Background: Assessment of the injury potential is central to ascertaining that a law enforcement bullet does not cause unjustified and excessive injuries. There seems to prevail an understanding that tissue devitalisation correlates with kinetic energy dissipated into the tissue. Other views exist too. The purpose of the study was to find out whether such a correlation can be found and at what level of confidence.
Methods: A number of reported tests done with live pigs with sufficient primary data have first been brought to the same temporally comparable level and then analysed. The tests comprise of 140 shots. To maintain consistency tests with other animals were excluded.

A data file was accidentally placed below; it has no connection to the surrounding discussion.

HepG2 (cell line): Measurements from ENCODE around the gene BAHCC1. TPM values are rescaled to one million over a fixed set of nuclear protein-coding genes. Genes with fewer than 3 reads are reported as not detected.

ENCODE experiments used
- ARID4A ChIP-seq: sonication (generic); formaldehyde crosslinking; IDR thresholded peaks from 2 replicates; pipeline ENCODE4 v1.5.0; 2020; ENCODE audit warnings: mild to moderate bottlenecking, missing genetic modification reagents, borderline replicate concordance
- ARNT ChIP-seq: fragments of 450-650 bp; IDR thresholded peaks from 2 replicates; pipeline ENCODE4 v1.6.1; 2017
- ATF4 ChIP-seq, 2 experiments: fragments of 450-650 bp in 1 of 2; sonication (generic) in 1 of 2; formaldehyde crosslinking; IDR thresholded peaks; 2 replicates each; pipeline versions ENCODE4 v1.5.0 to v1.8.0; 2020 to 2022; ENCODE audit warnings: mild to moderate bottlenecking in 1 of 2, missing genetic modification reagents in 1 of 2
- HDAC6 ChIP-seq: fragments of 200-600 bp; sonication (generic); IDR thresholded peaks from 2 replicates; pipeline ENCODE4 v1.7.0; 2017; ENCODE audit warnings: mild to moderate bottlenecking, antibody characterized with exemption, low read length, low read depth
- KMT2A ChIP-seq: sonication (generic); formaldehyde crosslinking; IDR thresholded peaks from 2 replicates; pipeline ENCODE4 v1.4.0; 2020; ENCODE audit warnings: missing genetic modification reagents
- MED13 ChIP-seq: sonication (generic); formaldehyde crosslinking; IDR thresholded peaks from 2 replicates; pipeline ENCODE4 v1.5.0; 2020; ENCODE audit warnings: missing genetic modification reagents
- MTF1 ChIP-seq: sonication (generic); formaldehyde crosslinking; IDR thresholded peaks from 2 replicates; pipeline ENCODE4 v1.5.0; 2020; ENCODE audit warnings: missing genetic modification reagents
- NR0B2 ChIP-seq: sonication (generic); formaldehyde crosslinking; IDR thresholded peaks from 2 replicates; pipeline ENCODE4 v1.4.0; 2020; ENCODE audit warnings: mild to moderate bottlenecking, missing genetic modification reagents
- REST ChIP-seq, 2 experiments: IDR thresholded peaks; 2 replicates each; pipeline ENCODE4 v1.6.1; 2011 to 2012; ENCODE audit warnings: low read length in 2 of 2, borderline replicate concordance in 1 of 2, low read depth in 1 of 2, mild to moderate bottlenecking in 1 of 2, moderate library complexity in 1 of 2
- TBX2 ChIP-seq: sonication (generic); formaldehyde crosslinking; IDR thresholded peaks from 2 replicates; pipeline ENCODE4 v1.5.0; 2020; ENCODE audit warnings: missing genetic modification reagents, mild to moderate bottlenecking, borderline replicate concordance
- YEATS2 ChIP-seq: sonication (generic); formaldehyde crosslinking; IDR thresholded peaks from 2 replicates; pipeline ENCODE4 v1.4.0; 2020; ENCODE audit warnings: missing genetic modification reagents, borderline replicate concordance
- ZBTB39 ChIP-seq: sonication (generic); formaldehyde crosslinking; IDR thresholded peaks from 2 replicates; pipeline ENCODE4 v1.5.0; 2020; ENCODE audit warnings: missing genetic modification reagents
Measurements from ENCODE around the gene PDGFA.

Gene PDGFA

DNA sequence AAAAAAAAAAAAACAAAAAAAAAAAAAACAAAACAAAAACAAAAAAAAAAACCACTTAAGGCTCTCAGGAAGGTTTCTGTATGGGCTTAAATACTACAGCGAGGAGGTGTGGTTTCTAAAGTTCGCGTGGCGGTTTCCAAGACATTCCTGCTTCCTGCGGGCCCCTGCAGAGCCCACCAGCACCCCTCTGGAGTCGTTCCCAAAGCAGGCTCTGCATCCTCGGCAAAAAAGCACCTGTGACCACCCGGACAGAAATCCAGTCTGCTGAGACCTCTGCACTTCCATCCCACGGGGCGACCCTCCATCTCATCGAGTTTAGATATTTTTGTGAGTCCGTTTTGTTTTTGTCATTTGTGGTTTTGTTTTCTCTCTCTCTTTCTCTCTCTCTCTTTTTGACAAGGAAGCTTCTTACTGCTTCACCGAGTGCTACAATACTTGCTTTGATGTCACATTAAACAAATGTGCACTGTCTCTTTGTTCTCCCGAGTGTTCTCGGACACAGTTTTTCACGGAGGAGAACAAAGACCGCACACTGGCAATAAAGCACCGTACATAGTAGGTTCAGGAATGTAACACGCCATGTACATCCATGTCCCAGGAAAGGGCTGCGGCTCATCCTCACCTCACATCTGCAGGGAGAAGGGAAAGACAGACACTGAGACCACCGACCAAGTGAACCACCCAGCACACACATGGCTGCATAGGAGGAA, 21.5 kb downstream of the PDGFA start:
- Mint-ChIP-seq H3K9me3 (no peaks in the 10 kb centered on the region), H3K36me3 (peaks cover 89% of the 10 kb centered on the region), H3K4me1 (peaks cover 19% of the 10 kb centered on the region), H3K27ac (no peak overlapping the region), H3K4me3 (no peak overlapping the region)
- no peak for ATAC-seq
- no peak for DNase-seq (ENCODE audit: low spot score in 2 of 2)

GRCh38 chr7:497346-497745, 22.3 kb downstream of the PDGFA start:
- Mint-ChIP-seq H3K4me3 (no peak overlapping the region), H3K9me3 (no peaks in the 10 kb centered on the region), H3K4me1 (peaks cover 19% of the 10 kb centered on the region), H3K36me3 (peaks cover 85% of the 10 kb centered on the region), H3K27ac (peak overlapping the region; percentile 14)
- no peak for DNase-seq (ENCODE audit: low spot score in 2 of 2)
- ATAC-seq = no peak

Results: The best correlation was obtained between excised muscle tissue and dissipated kinetic energy per millimetre of wound channel. An equation describing the relationship between dissipated energy E(d) and devitalised tissue m(deb) is presented as a regression function m(deb)=44.575xE(d)+10.319 with R2=0.293. An experimental method for estimating the energy used for bullet deformation of controlled deformation bullets is also presented.
Conclusions: A method for using the regression function for obtaining tissue destruction figures for any point of wound channel formed in tissue simulant is presented. The figures are intended for meaningful comparison of the injury potential of various bullets and not for forecasting actual tissue injuries. The documentation of the ballistic properties in animal tests also seems somewhat lacking. Some changes in documenting firearms injuries are proposed in order to validate the methods and further enhance the fidelity of simulant testing.